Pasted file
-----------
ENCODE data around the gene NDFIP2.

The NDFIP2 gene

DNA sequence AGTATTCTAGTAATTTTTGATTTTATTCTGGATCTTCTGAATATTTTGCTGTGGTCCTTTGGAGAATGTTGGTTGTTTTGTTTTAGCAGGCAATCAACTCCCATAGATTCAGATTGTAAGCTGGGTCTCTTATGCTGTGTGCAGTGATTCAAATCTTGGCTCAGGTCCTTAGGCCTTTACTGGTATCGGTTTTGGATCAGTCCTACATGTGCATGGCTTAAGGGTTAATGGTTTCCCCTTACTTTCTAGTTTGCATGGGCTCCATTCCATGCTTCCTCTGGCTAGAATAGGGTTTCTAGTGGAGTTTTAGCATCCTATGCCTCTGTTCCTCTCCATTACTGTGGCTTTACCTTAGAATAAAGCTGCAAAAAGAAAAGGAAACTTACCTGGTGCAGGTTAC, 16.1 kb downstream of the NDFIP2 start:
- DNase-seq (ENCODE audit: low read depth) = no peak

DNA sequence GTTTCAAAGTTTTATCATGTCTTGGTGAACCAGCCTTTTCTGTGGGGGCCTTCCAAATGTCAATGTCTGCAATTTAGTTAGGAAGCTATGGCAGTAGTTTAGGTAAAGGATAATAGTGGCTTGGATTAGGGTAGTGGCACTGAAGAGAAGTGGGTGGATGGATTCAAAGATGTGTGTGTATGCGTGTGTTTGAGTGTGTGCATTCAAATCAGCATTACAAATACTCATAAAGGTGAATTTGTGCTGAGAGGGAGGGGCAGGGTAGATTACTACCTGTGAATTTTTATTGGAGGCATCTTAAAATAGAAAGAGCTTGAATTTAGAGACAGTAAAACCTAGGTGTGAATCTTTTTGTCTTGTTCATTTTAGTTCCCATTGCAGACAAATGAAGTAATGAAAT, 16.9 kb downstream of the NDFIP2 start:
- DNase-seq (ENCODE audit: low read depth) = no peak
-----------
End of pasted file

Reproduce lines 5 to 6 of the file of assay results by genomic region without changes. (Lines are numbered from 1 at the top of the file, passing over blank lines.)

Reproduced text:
DNA sequence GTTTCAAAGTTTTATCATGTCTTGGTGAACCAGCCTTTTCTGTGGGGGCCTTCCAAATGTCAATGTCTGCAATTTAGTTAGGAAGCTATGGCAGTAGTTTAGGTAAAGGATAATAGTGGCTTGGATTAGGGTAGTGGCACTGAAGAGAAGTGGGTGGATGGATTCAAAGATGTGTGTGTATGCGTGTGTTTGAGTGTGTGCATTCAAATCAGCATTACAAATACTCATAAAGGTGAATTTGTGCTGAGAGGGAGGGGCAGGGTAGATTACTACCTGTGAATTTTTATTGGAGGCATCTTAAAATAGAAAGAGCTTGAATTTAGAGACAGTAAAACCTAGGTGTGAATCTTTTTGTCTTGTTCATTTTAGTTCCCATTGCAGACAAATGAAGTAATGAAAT, 16.9 kb downstream of the NDFIP2 start:
- DNase-seq (ENCODE audit: low read depth) = no peak